Reflections 28th June 2020

A Reflection for the 13th Sunday of Ordinary Time

MT 10: 37-42 (

‘The Guests’ begin to gather from 18h30 outside the Spiritan house in Cologne.  Drug addicts who would otherwise spend the night on the streets, they are welcomed as guests for a night by a team of lay Spiritans and volunteers of the Notel project, given a hot meal, the possibility of a shower and an overnight clothes-laundering facility. They have a safe place to sleep for the night and can have breakfast in the morning before going back out on the streets.

This practice of hospitality has happened every night for over 30 years. The team prays together before opening the doors and welcoming their guests. Recently a space in the building was converted into an infirmary staffed by volunteers with a medical background. There are five beds to welcome those without easy access to medical care. Lacking the resources or the expertise to do so, no attempt has been made to turn it into a rehabilitation programme. Rather, it is based on the recognition that even if we cannot do everything, we can do something.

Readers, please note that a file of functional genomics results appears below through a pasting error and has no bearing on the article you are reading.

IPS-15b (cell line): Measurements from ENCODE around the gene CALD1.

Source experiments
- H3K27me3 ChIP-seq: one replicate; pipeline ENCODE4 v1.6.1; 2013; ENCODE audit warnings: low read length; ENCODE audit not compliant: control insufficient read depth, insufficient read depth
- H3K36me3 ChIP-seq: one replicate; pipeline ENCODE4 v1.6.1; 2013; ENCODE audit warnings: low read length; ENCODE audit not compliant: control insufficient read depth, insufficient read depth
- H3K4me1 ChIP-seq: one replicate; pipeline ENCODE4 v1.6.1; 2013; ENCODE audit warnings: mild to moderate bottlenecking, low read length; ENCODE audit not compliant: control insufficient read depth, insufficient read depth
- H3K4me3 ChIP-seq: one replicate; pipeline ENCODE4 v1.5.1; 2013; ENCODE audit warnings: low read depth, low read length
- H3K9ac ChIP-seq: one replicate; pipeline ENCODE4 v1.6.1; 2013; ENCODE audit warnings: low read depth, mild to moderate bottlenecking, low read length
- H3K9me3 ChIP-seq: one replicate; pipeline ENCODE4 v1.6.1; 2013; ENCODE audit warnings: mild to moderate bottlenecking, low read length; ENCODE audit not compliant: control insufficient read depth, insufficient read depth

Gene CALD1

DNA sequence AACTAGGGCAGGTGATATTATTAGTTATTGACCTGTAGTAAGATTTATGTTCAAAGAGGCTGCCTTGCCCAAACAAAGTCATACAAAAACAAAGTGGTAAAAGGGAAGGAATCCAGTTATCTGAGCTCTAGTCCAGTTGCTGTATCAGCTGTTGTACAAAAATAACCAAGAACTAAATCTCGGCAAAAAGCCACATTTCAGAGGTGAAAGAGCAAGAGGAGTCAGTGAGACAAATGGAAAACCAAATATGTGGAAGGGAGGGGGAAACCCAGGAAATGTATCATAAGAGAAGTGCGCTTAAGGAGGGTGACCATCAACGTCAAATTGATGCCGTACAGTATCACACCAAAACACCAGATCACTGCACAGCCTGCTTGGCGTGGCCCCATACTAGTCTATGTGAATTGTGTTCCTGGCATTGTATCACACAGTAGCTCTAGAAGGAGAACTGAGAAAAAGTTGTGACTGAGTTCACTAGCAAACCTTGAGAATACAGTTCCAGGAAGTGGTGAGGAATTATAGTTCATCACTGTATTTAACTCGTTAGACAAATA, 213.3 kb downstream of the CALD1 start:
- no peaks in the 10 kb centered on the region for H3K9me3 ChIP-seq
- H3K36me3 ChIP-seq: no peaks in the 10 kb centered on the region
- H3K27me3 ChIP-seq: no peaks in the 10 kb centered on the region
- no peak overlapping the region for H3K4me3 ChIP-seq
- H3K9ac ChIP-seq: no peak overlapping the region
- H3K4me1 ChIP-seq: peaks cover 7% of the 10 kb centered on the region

A stranger like myself in their midst has them wondering what I am doing there.  Once they learn that I am a Spiritan, and what is more a foreigner on a visit, the innate sense of welcoming the stranger kicks in.  Those who can, try out their English in order to engage me in conversation.  Others with no English carry on in German.  The conversations don’t usually last very long, because the drugs kick in and heads begin to drop at the dinner table. Nonetheless, in turn, those being welcomed into the house welcome the stranger.  “I don’t think I’ve been in a church since my First Communion”, a 22-year-old said to me.  “And after all I’ve been and done, I don’t think I’d be welcome into one”. 

Without knowing it, he was being welcomed into a “sacred space” which mirrors the themes of hospitality and welcome in today’s scripture readings.

Richard Olin C.S.Sp. – A past-pupil of Templeogue College who ‘prefected’ for 2 years in Sénégal, Fr. Olin has served in Ghana and Brussels. The holder of an MBA, he was Irish Province Bursar and has led the Spiritan Community attached to St. Mary’s College since 2017.